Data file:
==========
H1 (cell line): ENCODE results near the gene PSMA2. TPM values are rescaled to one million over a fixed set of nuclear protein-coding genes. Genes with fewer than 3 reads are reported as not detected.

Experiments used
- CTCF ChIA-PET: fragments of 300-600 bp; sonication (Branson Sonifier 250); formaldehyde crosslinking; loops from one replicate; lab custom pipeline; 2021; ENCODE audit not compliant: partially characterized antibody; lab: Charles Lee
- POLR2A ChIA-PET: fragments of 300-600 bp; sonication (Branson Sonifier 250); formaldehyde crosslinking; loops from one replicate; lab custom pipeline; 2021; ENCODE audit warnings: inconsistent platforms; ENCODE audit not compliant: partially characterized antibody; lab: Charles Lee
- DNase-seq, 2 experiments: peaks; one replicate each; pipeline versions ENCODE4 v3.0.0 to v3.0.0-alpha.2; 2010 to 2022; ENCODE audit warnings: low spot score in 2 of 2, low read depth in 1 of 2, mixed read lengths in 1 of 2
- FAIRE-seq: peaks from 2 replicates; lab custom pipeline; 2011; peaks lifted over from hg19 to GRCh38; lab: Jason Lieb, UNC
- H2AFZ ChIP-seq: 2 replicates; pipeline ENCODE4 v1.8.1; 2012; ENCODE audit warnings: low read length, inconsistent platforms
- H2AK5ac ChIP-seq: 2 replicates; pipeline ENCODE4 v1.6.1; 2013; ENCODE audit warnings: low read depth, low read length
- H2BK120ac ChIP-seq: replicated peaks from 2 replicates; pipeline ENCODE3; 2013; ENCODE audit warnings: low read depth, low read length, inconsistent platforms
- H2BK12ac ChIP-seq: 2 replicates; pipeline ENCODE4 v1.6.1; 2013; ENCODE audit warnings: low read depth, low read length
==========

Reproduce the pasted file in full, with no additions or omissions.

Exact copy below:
H1 (cell line): ENCODE results near the gene PSMA2. TPM values are rescaled to one million over a fixed set of nuclear protein-coding genes. Genes with fewer than 3 reads are reported as not detected.

Experiments used
- CTCF ChIA-PET: fragments of 300-600 bp; sonication (Branson Sonifier 250); formaldehyde crosslinking; loops from one replicate; lab custom pipeline; 2021; ENCODE audit not compliant: partially characterized antibody; lab: Charles Lee
- POLR2A ChIA-PET: fragments of 300-600 bp; sonication (Branson Sonifier 250); formaldehyde crosslinking; loops from one replicate; lab custom pipeline; 2021; ENCODE audit warnings: inconsistent platforms; ENCODE audit not compliant: partially characterized antibody; lab: Charles Lee
- DNase-seq, 2 experiments: peaks; one replicate each; pipeline versions ENCODE4 v3.0.0 to v3.0.0-alpha.2; 2010 to 2022; ENCODE audit warnings: low spot score in 2 of 2, low read depth in 1 of 2, mixed read lengths in 1 of 2
- FAIRE-seq: peaks from 2 replicates; lab custom pipeline; 2011; peaks lifted over from hg19 to GRCh38; lab: Jason Lieb, UNC
- H2AFZ ChIP-seq: 2 replicates; pipeline ENCODE4 v1.8.1; 2012; ENCODE audit warnings: low read length, inconsistent platforms
- H2AK5ac ChIP-seq: 2 replicates; pipeline ENCODE4 v1.6.1; 2013; ENCODE audit warnings: low read depth, low read length
- H2BK120ac ChIP-seq: replicated peaks from 2 replicates; pipeline ENCODE3; 2013; ENCODE audit warnings: low read depth, low read length, inconsistent platforms
- H2BK12ac ChIP-seq: 2 replicates; pipeline ENCODE4 v1.6.1; 2013; ENCODE audit warnings: low read depth, low read length